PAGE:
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Non-Review Review: The Meg

The Meg is proof that bigger is not always better.

There are moments when The Meg works beautifully, the film embracing its ridiculous concept by going all-in on a couple of absurdly heightened images. There are a number of shots in The Meg, particularly towards the climax, that are gleefully and unapologetically “too much.” It would undercut these moments to discuss them in any great detail in a review of the film, particularly since they are the moments when everything in the film seems to click into place. In these beats, there is a reckless abandon, as if the film understands the appeal of “Jason Statham in Jurassic Shark.”

Lifeboats find a way.

Unfortunately, these moments serve to highlight what is missing from so much of the rest of the film. The Meg is a movie committed to the idea of “more”, but is more invested in promise than in delivery. Everything in The Meg happens at breakneck pace, to the point where the first act of the film might make a compelling blockbuster on its own terms, given room to breath. However, like the sea-faring predator that inspired it, The Meg is eager to get to the next thing and the next thing after that. The result is a movie that feels rushed, but never urgent.

The Meg is so busy trying to heighten its stakes and its scale that it never quite manages to establish them.

Don’t bait him!

It is interesting to wonder if this is an inevitable result of the blockbuster arms race, of advances in special effects that allow studios and directors to realise destruction and action on a scale that was previously impossible. Everything is larger than the last thing, everything is bigger and more bombastic. The rallying cry of the modern blockbuster is “more”, in every sense. Blockbuster budgets are growing ever-larger. Blockbuster runtimes are getting ever longer. Blockbuster scale is increasing ever faster.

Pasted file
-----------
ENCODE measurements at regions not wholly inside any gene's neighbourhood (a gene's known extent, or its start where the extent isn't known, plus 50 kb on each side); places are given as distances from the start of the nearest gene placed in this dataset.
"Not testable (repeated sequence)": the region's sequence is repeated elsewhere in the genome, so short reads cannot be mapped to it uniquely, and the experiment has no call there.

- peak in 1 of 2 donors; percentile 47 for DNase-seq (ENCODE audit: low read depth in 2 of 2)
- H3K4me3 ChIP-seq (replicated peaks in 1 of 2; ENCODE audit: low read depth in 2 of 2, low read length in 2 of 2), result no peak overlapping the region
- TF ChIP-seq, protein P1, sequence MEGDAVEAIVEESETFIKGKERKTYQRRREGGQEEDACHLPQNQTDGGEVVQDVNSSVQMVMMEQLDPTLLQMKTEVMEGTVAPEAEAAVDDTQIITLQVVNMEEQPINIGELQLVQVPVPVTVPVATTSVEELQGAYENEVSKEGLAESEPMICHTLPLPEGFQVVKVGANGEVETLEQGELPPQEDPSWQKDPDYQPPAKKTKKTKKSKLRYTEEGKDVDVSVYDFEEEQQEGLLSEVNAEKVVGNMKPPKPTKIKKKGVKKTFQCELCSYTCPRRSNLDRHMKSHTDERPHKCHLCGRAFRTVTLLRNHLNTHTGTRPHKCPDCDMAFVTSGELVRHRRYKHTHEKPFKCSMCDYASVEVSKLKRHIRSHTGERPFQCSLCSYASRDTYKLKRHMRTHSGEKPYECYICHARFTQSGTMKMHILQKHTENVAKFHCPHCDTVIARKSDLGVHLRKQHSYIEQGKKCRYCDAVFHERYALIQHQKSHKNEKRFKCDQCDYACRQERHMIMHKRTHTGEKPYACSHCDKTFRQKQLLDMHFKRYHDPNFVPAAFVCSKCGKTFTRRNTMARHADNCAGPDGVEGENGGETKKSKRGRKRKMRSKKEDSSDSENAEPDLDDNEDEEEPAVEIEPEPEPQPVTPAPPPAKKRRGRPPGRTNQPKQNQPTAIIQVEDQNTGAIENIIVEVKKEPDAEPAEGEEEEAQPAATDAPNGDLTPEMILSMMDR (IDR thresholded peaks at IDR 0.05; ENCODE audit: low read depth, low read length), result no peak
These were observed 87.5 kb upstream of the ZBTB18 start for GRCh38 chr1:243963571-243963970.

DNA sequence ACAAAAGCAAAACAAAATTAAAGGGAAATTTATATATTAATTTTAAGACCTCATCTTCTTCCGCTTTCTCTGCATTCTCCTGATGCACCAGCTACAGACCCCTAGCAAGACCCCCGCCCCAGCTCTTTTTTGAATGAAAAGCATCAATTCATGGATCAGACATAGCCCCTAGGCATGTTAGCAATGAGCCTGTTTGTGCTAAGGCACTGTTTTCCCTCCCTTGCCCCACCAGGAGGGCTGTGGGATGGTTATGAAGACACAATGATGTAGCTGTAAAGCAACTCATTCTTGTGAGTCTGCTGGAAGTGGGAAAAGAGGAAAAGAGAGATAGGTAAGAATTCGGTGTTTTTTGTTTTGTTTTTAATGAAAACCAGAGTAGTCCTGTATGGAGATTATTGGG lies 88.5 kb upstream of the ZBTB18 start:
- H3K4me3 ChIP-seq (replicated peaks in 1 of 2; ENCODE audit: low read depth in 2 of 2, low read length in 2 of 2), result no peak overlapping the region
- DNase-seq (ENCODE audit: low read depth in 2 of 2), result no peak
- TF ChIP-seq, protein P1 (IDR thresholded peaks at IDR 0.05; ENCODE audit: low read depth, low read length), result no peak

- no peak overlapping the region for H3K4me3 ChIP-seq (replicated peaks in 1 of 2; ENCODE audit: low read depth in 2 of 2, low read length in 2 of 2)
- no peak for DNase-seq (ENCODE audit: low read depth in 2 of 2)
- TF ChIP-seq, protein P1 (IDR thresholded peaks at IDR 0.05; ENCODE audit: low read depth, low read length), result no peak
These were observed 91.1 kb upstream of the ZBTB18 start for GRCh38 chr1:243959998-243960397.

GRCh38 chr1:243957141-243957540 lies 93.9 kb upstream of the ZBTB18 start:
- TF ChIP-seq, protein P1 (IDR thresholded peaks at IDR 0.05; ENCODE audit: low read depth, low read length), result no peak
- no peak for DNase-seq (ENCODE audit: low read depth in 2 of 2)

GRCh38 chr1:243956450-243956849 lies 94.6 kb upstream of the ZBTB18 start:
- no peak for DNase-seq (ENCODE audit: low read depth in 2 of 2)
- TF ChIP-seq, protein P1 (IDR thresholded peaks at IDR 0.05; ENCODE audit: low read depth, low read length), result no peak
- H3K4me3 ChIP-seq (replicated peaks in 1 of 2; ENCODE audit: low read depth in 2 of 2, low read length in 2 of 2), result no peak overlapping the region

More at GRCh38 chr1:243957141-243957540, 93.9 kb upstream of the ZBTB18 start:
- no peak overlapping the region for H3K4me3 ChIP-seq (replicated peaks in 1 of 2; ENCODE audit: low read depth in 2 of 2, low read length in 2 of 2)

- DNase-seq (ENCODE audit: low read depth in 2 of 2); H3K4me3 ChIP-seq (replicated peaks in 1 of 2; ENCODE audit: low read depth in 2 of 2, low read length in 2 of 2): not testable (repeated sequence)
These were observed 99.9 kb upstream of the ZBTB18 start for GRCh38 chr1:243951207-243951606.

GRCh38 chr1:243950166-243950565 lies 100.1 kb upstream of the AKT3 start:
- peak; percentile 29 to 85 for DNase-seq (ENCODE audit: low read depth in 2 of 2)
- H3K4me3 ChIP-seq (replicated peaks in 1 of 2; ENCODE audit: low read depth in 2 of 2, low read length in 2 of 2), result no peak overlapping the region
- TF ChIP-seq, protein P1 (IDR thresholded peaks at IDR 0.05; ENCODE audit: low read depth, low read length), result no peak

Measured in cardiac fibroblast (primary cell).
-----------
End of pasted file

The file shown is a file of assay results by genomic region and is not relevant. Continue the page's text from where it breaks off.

The Meg is the living embodiment of this simple reality. It is a familiar film in terms of genre. It is a story about a group of industrious adventurers on the high seas who find themselves facing off against a monstrous beast. There are countless examples in both literature and cinema; The Old Man and the Sea, Moby Dick, Jaws, Deep Blue Sea, In the Heart of the SeaThe Shallows. However, The Meg has decided that its unique approach to this concept will be to simply increase the scale dramatically.

Look into his cold, dead eyes.

The Meg is a big film in just about every way. The shark at the centre of the film is bigger. It is a lot bigger than the Great White Sharks in Jaws and Deep Blue Sea. However, The Meg doubles down on this and decides to commit to the idea of exponential scale. The shark at the centre of The Meg is swiftly revealed to be even bigger than it first appears. In an audacious plot development, The Meg decides not just to one-up other shark films, but also itself.

However, The Meg also goes for bigger in terms of narrative and scale. The Meg covers an impressive amount of storytelling real estate, its three acts effectively transitioning between the climaxes of three very different shark-related films. It is not uncommon for films to switch premise or setting over their runtime; Jaws has a really great pivot at the midpoint. However, The Meg alternates between three states of heightened climax: a deep-sea rescue in a lost ocean kingdom, an attack on a base and an old-fashioned shark-hunt, and an epic high-stakes apocalyptic showdown.

Dog food.

The Meg is able to go bigger and bolder in part due to shifts in the technology rendering these special effects, affording the production team more processing power than they ever had before. It also benefits from the more heightened narrative reality of modern blockbusters, where the stakes are expected to remain consistently intense across a film’s runtime and build to a world-ending crescendo at the climax. The Meg is an attempt at hybridising the classic shark film with the modern blockbuster sensibility, as Skyscraper did with the hostage crisis and disaster genres.